Essentials of Advance Beneficiary Notice (ABN): A Comprehensive Guide

With so many forms that need to be filled out these days, it’s easy to become bogged down in the terminologies, guidelines, and coding requirements. This is the most common challenge with the Medicare-Fee-For-Service and the Advance Beneficiary Notice (ABN) form. Most of us are aware of the phrase ABN and have a broad concept of when it should be used, but when working with Medicare-Fee-For-Service patients, there are certain vital regulations to follow. Inadequate knowledge of these rules can result in costly mistakes in your practice.

Many medical professionals are aware that detailed protocols must be followed for Medicare reimbursement, and an ABN is an essential part of those procedures.

Advance Beneficiary Notice (ABN)

A waiver notice (standard government form CMS-R-131) that healthcare providers are obligated to offer Medicare patients whose services may not be reimbursed by Medicare is termed an ABN – Advance Beneficiary Notice of Noncoverage.

An ABN will include a list of items and services that Medicare is not expected to pay for, an estimate of the expenses for the items and services, and explanations for why they will not be paid. Before any service is performed, notifiers must furnish an ABN.

Notifiers include the following:

  • Physicians, healthcare providers, inclusive of institutional providers such as outpatient hospitals
  • Part B paid practitioners and suppliers, including independent laboratories
  • Hospice providers and religious non-medical healthcare institutions are only paid under Part A.
  • Home health care agencies (HHAs) that provide services under Part A or Part B

An ABN requires the patient to acknowledge full responsibility for payment if Medicare denies reimbursement. Excluded services will not be reimbursed without an ABN, and the supplier or provider might be liable in monetary terms in case payment is declined by Medicare.

Types of ABNs

  • Skilled Nursing Facility Advance Beneficiary Notice (SNFABN):

A skilled nursing facility (SNF) will issue an SNFABN (form CMS-10055) if Part A may not cover or continue to cover care or stay because it seems unnecessary or is considered custodial care. The SNFABN informs the patient that Medicare will most likely no longer cover services.

  • Hospital Issued Notice of Noncoverage (HINN):

A HINN is issued by a hospital when all or part of your Part A inpatient hospital care is not covered by Medicare. A HINN will contact the patient, explaining why hospital care will no longer be covered by Medicare and charging the patient for additional services.

Importance of ABNs

An ABN is necessary for the patient since it provides transparency and the ability to accept or decline services. Receiving an ABN, however, does not preclude filing an appeal as long as Medicare was billed.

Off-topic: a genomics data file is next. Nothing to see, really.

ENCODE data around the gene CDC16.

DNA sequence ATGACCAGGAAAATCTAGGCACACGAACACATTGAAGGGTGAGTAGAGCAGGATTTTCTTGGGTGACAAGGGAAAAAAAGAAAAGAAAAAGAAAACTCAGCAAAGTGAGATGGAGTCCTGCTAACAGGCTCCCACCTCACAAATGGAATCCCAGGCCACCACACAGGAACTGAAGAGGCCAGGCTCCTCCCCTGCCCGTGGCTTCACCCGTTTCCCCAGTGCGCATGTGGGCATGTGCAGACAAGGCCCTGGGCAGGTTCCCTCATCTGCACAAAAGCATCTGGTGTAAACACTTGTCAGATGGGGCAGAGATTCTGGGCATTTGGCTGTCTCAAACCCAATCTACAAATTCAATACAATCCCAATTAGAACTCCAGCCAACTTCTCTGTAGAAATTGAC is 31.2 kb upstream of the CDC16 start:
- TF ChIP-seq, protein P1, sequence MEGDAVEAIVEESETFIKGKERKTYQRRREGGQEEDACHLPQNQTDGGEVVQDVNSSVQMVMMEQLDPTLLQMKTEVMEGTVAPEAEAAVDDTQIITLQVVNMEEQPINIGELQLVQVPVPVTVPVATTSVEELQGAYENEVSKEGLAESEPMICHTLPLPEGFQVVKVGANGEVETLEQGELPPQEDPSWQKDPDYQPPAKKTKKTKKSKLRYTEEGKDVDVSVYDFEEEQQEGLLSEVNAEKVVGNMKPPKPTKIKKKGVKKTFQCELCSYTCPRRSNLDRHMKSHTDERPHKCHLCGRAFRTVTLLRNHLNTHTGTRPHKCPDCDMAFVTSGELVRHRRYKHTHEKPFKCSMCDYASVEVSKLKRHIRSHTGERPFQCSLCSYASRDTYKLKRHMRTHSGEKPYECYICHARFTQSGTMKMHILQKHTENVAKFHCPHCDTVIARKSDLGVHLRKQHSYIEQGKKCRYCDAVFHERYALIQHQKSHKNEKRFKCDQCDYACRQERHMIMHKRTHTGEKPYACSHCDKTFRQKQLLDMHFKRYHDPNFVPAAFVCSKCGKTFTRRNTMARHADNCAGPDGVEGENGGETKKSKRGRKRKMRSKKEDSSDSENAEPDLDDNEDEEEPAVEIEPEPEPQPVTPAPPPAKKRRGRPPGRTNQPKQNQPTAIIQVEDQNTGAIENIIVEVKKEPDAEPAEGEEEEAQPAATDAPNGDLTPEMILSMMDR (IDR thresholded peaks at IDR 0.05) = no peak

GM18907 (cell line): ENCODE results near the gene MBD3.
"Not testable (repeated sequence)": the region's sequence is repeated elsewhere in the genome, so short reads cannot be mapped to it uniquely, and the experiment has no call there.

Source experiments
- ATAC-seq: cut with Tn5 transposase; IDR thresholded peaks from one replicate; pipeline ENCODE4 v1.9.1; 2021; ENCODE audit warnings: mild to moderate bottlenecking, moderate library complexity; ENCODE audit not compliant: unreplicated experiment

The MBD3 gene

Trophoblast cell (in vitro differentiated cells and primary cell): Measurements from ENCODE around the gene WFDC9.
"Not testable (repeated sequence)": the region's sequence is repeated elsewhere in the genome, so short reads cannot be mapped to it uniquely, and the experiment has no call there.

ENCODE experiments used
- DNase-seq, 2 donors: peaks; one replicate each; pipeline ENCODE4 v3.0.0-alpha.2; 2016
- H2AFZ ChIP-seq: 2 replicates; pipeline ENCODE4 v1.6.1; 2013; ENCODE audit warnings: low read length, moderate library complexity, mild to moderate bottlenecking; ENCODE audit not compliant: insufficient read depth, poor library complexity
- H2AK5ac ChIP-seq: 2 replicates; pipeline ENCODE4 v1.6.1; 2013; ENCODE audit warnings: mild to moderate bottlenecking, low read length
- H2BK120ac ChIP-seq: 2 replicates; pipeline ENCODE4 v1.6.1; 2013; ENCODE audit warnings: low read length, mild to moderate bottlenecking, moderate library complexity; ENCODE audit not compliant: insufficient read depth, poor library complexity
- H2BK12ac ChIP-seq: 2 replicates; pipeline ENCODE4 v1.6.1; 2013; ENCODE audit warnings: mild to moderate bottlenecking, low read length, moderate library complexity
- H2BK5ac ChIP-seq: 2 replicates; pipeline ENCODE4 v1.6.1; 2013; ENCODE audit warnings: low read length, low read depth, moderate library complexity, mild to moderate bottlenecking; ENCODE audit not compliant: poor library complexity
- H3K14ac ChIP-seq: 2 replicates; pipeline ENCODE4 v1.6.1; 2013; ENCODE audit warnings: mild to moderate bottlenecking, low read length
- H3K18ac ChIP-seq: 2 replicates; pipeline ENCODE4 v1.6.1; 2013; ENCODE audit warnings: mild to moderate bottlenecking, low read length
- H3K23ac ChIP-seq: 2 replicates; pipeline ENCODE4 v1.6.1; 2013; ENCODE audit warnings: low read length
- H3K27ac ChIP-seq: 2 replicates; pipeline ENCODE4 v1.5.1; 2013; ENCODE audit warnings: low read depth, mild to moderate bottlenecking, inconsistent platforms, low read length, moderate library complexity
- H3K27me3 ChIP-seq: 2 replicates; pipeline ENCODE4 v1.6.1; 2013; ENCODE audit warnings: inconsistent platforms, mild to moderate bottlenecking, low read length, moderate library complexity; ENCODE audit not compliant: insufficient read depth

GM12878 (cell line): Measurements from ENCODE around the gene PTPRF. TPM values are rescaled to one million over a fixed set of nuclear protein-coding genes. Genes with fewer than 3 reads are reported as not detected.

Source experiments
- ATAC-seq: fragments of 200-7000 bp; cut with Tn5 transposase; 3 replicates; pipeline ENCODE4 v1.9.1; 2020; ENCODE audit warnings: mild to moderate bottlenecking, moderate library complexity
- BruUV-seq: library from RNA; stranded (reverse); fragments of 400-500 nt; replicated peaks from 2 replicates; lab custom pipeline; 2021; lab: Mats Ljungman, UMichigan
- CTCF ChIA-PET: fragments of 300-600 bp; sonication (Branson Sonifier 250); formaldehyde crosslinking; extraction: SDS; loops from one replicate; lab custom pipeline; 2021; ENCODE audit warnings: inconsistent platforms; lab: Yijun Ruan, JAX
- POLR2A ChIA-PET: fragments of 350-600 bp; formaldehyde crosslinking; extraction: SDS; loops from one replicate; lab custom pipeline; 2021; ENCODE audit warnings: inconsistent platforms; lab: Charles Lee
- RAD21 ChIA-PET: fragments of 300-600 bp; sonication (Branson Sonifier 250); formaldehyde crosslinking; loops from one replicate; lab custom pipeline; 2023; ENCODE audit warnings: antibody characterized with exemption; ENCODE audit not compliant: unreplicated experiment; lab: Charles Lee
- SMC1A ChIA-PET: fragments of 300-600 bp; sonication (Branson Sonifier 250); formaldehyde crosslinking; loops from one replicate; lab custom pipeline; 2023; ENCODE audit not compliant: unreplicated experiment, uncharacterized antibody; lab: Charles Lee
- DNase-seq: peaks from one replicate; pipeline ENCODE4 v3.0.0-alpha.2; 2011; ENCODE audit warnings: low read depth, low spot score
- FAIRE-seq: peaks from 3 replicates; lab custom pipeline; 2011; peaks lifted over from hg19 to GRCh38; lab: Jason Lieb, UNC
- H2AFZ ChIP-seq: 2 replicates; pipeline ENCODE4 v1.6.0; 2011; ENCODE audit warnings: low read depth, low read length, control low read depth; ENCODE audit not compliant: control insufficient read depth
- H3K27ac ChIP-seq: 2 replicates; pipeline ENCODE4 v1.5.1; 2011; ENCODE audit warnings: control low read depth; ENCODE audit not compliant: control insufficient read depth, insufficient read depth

Responsibility for denied charges may be rendered null and void if the ABN:

  • Is challenging to read or comprehend
  • Does not include the actual service delivered or is signed after the service was rendered
  • Is given to every patient by the provider (excluding a lab) with no basis for denial
  • Is administered during an emergency or immediately before receiving a service (for example, quickly before an MRI).

Steps of ABNs

  1. Complete the form by filling in all of the blank fields. This comprises the item or service, the rationale for the anticipated denial, and the monetary amount owing.
  2. The form must be legible and simple to read. This includes the paper, the contrast, and the font size. The CMS website offers several versions of the form, including large types and versions in languages other than English.
  3. Examine the form with the beneficiary (or their representative) to confirm that they understand the document’s purpose and financial responsibilities.
  4. You must explain and answer all questions about the service and why it is being recommended in addition to Medicare benefits.
  5. The beneficiary must check the box next to the option they want (the forms may differ slightly):
  • Option – agreeing to the service and accepting financial obligation
  • Option – agreeing to the service and accepting the financial obligation (do not bill Medicare).
  • Option – Declining the service
  1. After the beneficiary has signed and dated the form and made a selection, you must provide them with a paper copy of this form. Your copy must be kept for five years from the date of service.

It should be noted that the 5-year rule applies when an ABN is declined or refused.

You may seek payment from the patient once the beneficiary signs the document and agrees to proceed with the service or item. Keep in mind that if Medicare pays for part or all of the service, the beneficiary must receive an immediate refund

ABN Forms to be Filled

  • Part A Skilled Nursing Facility (SNFABN CMS-10055)
  • Exclusion of Skilled Nursing Facilities (CMS-20014)
  • Home Health Agency (CMS-10280)
  • Hospital Issued Non-Coverage Notice (HINN10-HINN11-HINN12-HINN1)

Outsourcing for Maximizing Reimbursements

The ABN is meant for the beneficiary and provider as a protection shield. Outsourcing medical billing partners ensure that beneficiaries understand the conditions under which the ABN is required or voluntary. Similarly, it is critical to ensure that ABNs are properly completed and contain enough information to advise the beneficiary of the likely reason for non-coverage and their choices upon receipt of an ABN.

If you lack all such information or are short of time, contact Outsourcing partners like 24/7 Medical Billing Services for free consultations and maximizing reimbursements.

See also: Incident To Billing: Unravelling The Complexity In Medical Practices


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